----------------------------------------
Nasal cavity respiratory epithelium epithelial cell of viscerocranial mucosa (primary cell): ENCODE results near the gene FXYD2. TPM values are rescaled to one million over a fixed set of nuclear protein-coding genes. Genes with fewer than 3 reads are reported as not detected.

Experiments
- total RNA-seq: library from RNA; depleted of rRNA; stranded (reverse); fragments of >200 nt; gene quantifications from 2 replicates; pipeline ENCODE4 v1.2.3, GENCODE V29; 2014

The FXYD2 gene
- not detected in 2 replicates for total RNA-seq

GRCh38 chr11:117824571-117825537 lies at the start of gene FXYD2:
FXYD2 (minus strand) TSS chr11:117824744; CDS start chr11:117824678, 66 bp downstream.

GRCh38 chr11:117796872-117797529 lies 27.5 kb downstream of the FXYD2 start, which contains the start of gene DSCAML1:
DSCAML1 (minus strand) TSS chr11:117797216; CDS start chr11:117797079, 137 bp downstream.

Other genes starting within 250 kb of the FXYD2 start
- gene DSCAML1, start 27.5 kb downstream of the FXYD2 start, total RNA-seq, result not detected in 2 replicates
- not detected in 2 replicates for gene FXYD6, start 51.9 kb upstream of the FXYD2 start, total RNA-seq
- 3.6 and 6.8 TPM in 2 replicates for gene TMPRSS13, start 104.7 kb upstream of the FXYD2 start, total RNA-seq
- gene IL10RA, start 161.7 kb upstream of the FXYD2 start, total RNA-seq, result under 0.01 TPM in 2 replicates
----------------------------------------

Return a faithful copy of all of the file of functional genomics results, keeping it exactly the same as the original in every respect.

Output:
Nasal cavity respiratory epithelium epithelial cell of viscerocranial mucosa (primary cell): ENCODE results near the gene FXYD2. TPM values are rescaled to one million over a fixed set of nuclear protein-coding genes. Genes with fewer than 3 reads are reported as not detected.

Experiments
- total RNA-seq: library from RNA; depleted of rRNA; stranded (reverse); fragments of >200 nt; gene quantifications from 2 replicates; pipeline ENCODE4 v1.2.3, GENCODE V29; 2014

The FXYD2 gene
- not detected in 2 replicates for total RNA-seq

GRCh38 chr11:117824571-117825537 lies at the start of gene FXYD2:
FXYD2 (minus strand) TSS chr11:117824744; CDS start chr11:117824678, 66 bp downstream.

GRCh38 chr11:117796872-117797529 lies 27.5 kb downstream of the FXYD2 start, which contains the start of gene DSCAML1:
DSCAML1 (minus strand) TSS chr11:117797216; CDS start chr11:117797079, 137 bp downstream.

Other genes starting within 250 kb of the FXYD2 start
- gene DSCAML1, start 27.5 kb downstream of the FXYD2 start, total RNA-seq, result not detected in 2 replicates
- not detected in 2 replicates for gene FXYD6, start 51.9 kb upstream of the FXYD2 start, total RNA-seq
- 3.6 and 6.8 TPM in 2 replicates for gene TMPRSS13, start 104.7 kb upstream of the FXYD2 start, total RNA-seq
- gene IL10RA, start 161.7 kb upstream of the FXYD2 start, total RNA-seq, result under 0.01 TPM in 2 replicates